Next, we’ll add a TImage component to the tab where the selected and edited images will be displayed. A TComboBox will also be used for giving options of all possible image filters to the user. At the same time, a TSpinBox next to it will allow the user to input the intensity of the selected filter. We will also add a TCheckBox component that, when checked, will enable users to change the image’s dimensions by specifying the height and width. We will also add two TEdit components for the user to specify the new image dimensions.

9 1991768

To complete our form, we’ll introduce the TOpenDialog component, enabling us to open a dialog box for file selection from our system. Access the Palette, search for this component, and then drag and drop it onto our form. Here is what the tab looks like:

10 3972548

Now that our Edit tab is complete, we will head to the BackgroundRemoval tab. Here, we will add a TImage component and a TButton component. Here is what the tab looks like:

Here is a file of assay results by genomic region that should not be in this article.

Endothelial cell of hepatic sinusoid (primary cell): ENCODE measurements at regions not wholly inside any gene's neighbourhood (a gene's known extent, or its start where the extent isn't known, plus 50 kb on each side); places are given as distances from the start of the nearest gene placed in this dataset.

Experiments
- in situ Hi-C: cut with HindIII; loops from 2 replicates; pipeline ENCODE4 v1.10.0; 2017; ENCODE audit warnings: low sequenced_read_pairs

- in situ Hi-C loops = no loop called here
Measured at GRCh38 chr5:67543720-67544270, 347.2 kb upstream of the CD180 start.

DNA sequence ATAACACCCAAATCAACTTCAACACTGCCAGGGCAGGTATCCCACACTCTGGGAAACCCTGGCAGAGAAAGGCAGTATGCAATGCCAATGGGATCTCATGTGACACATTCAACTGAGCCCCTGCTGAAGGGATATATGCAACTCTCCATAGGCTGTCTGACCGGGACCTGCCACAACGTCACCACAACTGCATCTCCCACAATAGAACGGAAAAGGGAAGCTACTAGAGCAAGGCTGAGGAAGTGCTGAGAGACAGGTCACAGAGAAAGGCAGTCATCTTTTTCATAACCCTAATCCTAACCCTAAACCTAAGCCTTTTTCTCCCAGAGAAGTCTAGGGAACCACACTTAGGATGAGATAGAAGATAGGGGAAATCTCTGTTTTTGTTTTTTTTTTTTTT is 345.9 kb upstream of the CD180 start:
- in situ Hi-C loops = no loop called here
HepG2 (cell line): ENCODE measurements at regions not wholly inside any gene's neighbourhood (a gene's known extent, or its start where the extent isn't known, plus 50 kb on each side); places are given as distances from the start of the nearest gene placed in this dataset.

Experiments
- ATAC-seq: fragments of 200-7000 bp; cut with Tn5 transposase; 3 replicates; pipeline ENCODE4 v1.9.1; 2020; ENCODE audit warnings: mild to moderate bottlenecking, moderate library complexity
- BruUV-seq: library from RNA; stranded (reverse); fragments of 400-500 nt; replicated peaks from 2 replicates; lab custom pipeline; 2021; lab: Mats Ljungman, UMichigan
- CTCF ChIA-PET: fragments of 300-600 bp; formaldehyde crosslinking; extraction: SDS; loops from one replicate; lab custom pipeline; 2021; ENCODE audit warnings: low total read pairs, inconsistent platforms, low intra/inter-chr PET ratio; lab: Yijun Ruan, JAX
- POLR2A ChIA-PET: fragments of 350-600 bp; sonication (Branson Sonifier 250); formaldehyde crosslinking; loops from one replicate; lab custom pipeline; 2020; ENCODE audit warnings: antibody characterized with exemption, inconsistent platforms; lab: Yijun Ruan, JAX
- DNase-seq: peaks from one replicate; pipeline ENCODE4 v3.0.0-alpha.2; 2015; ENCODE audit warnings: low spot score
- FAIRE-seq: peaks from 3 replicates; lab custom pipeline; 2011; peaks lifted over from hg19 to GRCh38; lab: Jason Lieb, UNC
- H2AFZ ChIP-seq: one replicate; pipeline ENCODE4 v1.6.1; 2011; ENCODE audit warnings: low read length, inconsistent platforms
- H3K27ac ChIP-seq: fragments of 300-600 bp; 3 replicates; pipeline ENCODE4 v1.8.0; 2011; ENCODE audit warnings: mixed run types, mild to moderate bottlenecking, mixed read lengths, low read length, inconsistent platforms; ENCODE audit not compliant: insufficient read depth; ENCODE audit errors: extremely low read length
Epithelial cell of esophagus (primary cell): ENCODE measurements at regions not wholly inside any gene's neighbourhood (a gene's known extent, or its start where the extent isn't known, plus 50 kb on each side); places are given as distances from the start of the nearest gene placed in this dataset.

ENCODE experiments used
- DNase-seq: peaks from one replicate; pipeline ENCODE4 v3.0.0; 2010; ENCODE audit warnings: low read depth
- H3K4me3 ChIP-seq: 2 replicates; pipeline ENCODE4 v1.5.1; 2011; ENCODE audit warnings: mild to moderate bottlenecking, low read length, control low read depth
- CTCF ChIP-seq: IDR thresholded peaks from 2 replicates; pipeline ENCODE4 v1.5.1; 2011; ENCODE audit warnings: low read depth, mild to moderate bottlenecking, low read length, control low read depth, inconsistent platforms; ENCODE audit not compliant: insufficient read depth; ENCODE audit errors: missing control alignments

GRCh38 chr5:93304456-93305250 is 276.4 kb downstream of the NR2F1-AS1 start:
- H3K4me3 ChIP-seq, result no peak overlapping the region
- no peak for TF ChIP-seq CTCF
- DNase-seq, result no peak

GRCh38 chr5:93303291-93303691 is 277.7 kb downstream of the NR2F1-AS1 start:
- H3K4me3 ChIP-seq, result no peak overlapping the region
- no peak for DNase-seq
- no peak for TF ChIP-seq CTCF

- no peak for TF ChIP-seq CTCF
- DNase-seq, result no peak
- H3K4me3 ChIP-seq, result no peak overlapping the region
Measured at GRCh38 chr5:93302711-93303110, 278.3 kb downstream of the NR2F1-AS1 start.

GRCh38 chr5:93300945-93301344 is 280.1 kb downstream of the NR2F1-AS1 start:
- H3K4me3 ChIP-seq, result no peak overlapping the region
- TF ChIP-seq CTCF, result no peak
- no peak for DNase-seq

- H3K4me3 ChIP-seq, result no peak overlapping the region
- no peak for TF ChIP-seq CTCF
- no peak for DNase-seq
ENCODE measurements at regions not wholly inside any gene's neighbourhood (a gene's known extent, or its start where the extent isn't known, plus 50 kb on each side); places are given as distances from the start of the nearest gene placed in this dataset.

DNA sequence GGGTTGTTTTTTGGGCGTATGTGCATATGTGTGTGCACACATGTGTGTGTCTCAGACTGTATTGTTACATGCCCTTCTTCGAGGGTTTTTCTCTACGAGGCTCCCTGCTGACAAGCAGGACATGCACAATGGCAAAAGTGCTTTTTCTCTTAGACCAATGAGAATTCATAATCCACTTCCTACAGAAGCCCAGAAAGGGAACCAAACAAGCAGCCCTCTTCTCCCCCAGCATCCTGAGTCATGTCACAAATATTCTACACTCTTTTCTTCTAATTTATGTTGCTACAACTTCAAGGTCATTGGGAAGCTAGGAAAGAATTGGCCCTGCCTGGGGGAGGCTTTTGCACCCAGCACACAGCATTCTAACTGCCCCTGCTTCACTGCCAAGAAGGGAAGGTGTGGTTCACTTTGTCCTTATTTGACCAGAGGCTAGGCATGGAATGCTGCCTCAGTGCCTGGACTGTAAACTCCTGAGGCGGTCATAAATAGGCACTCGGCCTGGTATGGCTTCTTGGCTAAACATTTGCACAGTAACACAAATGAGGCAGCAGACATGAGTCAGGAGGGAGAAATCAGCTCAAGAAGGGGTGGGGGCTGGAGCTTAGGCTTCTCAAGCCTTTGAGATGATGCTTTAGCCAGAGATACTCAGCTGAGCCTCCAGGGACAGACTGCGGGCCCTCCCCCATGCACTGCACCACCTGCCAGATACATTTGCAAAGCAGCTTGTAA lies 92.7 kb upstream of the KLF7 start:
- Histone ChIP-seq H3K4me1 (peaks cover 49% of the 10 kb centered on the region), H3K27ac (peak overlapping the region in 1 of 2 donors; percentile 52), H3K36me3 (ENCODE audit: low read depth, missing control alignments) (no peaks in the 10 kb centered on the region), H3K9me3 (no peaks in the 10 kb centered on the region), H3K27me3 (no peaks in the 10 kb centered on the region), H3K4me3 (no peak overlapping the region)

11 5586346

Finally, let’s infuse some style into our form. To achieve this, you’ll need to obtain the free eBook bundle, which includes various styles. Download the eBook and extract the FMX styles ZIP file to your preferred directory. Select the style you wish to use; in this instance, we’ll opt for from the bundle. You can explore more DelphiFMX styles online, such as at

Go to the Palette and add the TStyleBook component to your form.

12 5036927

Double-click on the StyleBook1 component to access the Style Designer. Now click the open button, which will prompt a dialog box to appear.

13 5316630

Navigate to the .style file within the dialog box, select the file, and then click exit

Now, select the form and access the Object Inspector. Locate the StyleBook property, choose the drop-down menu, and select StyleBook1.

14 7631909

Here’s what our form looks like:

15 9277676

Now that the form is fully configured, the last step involves adding functionality to each button within the form. To achieve this, double-click on each button. This action will generate an OnClick method for that button. This will create a procedure in the .pas file corresponding to the .fmx form, enabling you to incorporate unique functionality for each button when clicked.